ger il 13 very unusual we tther, and we
never bad anything like it before, ex
cept oneyear when it was either wann
er or cooler.
When a woman sits down to think
what she would like to oat if she went
t.? a fashionable restaurant she never
gets paht thinking what she would like
to wear while she was eating it.
Half tho men iu the world wouldn't
ho married if it hadn't beun lor some
There uro plenty of women who.
aren't pigeon lood, but mighty few
who aren't knock kneed.
It sounds awl ol nice to talk about a
man's wealth of love, hut that kind
doisn't buy many mutton chops.
Bet?re she marries a man, a woman
may cai'0 a whole lot to have him look
like a god} hut after she has got him,
what fdie most cares about is not to have,
him get up cross in the morning,
When they are engaged a man can't
think of anything so prosaic as what
his future wife knows about things to
eat; but alter they arc married ho will
raise thunder if ho can't givo cards
and spades to the best cook on earth.
The pin is sera chior than tho sword.
You can mend a broken heart, but
never a broken promise.
It is l't the girl who blushes at an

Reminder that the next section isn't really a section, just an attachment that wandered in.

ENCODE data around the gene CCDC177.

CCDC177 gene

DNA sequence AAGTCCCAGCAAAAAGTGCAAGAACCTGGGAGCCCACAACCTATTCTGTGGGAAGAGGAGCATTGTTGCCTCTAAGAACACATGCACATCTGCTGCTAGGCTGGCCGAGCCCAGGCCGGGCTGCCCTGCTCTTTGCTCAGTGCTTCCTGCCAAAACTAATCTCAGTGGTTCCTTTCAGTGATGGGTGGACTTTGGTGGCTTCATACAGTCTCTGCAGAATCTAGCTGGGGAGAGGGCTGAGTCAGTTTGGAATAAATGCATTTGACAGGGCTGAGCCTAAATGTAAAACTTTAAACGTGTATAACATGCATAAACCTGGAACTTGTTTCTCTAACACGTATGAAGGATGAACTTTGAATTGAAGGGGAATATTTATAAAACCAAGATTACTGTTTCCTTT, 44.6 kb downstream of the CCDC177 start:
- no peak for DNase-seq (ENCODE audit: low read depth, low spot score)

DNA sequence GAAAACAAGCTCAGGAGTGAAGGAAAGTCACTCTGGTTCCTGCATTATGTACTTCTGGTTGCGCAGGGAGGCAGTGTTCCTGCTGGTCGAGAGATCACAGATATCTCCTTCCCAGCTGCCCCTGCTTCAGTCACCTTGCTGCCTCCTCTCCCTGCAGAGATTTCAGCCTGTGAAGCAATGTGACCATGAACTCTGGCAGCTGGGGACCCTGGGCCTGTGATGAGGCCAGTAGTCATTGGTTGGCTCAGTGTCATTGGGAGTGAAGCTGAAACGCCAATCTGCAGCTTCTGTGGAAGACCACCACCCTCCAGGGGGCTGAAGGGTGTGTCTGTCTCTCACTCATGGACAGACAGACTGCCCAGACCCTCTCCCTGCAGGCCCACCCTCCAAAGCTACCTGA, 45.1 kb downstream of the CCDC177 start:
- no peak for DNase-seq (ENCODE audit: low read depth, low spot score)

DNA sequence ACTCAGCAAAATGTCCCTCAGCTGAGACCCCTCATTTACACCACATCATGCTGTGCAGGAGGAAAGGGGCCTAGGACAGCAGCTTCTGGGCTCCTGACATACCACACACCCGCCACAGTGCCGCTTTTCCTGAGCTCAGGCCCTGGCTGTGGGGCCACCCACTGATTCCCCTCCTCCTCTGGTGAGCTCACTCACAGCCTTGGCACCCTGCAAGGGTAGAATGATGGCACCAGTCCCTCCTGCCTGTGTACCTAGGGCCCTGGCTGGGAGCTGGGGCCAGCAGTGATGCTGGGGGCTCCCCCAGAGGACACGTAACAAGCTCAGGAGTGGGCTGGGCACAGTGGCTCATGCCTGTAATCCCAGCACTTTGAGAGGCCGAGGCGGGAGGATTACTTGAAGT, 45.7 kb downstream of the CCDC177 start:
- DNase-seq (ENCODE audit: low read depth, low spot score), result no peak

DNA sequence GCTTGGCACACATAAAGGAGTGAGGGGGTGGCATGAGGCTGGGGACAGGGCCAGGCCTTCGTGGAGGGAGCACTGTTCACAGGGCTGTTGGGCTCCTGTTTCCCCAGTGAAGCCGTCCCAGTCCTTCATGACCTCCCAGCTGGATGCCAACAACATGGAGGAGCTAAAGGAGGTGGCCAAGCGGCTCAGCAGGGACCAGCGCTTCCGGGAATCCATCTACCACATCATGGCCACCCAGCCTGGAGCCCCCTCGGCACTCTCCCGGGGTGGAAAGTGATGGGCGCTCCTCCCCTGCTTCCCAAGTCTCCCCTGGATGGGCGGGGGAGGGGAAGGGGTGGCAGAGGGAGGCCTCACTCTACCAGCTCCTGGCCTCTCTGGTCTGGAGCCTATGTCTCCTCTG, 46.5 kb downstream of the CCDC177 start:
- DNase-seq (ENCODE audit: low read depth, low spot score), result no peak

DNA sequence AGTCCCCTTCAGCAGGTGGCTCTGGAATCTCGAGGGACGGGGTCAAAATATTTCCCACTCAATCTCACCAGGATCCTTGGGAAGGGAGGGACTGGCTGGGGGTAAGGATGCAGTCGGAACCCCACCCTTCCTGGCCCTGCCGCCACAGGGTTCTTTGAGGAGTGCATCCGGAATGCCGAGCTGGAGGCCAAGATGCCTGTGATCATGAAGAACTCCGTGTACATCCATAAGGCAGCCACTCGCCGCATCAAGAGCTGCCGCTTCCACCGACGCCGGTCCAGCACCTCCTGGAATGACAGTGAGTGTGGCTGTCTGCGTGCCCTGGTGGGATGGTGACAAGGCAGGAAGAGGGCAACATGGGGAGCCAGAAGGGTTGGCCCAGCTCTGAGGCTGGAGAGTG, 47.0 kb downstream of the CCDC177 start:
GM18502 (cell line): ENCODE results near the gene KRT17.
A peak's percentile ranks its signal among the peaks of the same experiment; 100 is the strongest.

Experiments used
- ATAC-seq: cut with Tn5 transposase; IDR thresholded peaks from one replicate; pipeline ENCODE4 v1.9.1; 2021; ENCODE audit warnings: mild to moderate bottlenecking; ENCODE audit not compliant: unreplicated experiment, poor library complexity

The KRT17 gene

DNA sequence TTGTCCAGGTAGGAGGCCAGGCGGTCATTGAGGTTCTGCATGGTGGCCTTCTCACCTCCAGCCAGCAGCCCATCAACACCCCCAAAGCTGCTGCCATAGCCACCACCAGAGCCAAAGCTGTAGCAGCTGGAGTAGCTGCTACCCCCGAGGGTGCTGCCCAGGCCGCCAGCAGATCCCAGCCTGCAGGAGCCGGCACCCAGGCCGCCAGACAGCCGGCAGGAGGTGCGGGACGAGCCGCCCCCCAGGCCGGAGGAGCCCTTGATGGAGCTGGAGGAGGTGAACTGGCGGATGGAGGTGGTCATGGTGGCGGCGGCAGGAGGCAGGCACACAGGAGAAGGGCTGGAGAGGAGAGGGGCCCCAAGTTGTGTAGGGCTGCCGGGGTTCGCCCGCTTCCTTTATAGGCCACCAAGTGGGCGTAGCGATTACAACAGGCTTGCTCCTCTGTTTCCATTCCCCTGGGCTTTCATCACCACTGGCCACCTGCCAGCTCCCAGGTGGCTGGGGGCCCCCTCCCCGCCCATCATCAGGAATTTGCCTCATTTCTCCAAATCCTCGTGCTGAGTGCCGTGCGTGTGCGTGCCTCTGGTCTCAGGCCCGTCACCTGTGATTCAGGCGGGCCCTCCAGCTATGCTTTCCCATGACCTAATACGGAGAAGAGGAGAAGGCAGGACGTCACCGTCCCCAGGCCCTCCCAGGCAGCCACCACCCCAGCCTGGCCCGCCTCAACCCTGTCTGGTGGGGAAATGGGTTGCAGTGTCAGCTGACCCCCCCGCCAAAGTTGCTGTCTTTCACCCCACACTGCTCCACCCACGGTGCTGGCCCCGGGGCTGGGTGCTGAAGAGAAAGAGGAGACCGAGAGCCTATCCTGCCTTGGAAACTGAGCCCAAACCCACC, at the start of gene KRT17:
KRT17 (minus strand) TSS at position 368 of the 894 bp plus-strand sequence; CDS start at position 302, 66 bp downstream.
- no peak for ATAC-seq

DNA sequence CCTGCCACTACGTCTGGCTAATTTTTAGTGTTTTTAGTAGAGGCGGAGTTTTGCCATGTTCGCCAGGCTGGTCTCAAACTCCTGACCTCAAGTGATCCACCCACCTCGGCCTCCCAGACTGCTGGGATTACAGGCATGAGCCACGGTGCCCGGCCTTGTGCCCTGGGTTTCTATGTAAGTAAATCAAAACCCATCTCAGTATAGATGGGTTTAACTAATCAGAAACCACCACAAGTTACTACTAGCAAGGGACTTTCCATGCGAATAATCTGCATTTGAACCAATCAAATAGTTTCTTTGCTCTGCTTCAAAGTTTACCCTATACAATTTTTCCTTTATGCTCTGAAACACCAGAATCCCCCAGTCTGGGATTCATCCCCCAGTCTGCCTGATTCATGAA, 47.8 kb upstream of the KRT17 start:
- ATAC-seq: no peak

off ct*>lor s'ory that you want to lookout
for, but the girl who doesn't.
Not one girl in a thousand Is ever
halt as much iu doubt as to whether a
man loves her as whether sho loves
It's a mighty mean married man who
sits tlowu and Hgures out how many
billiard games, drinks, and cigars he
could pay for with all the money ho
spiut on 11 >worS| theaters, and suppers
whon ho was engaged.
Tho man does tho fishing, but it
isn't tho woman who gots caught on
Most womon can make love matches
for 'ilbers a good deal bettor than they
can for themselves.
Tho second stage of love wouldn't
he half so stupid to most people as it
is if they hadn't fo > cd themselves so
much about how uxcltiug the first stago
When a man hns the fool idea about
being lord of his own castle, he gets it
mighty well knocked out of hia head
whon the castle gets populated by two
babies, a nurse, a bull pup, and a litter
Ask the devil what thing most inter
fores with his plans and ho would tell
y Tho littlo boy who really likes school
must bo tho same ouo who never had
to learu to eat olives.
,. .A woman's idea of a successful day
is to wash her hair and then write a
forty-three-page letter while it is dry
Most any man who has boon through
both experiences will toll y >u that if
he !uh! to draw to a moiher-iu-law or
a daughtor-in-law ho wouldn't dato
The man who gets mad becauso his
wife always insists on staying home to
tako care of the baby would got a good
deal madder if she insisted on tagging
arouud aftor him.?Now York Press.
The young housekeeper often flads
it difficult to prevent waste in the